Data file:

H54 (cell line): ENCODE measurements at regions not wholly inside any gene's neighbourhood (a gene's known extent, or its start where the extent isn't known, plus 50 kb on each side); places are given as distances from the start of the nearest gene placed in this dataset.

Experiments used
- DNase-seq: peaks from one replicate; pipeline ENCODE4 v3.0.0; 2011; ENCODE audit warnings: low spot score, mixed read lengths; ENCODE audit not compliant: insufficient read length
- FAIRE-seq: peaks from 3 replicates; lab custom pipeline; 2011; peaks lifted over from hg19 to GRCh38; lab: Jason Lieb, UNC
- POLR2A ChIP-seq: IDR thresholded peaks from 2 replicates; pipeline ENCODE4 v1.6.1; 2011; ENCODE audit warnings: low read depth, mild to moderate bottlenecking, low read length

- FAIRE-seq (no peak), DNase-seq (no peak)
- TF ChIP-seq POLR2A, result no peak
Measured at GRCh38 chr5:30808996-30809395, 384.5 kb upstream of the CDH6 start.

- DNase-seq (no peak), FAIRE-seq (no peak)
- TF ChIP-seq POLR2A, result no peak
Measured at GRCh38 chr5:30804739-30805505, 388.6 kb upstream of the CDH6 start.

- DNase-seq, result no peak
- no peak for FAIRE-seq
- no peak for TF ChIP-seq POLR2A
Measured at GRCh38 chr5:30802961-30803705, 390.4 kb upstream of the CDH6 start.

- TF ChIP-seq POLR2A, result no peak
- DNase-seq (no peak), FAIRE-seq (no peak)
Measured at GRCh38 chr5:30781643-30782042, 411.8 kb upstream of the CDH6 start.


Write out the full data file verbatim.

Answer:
H54 (cell line): ENCODE measurements at regions not wholly inside any gene's neighbourhood (a gene's known extent, or its start where the extent isn't known, plus 50 kb on each side); places are given as distances from the start of the nearest gene placed in this dataset.

Experiments used
- DNase-seq: peaks from one replicate; pipeline ENCODE4 v3.0.0; 2011; ENCODE audit warnings: low spot score, mixed read lengths; ENCODE audit not compliant: insufficient read length
- FAIRE-seq: peaks from 3 replicates; lab custom pipeline; 2011; peaks lifted over from hg19 to GRCh38; lab: Jason Lieb, UNC
- POLR2A ChIP-seq: IDR thresholded peaks from 2 replicates; pipeline ENCODE4 v1.6.1; 2011; ENCODE audit warnings: low read depth, mild to moderate bottlenecking, low read length

- FAIRE-seq (no peak), DNase-seq (no peak)
- TF ChIP-seq POLR2A, result no peak
Measured at GRCh38 chr5:30808996-30809395, 384.5 kb upstream of the CDH6 start.

- DNase-seq (no peak), FAIRE-seq (no peak)
- TF ChIP-seq POLR2A, result no peak
Measured at GRCh38 chr5:30804739-30805505, 388.6 kb upstream of the CDH6 start.

- DNase-seq, result no peak
- no peak for FAIRE-seq
- no peak for TF ChIP-seq POLR2A
Measured at GRCh38 chr5:30802961-30803705, 390.4 kb upstream of the CDH6 start.

- TF ChIP-seq POLR2A, result no peak
- DNase-seq (no peak), FAIRE-seq (no peak)
Measured at GRCh38 chr5:30781643-30782042, 411.8 kb upstream of the CDH6 start.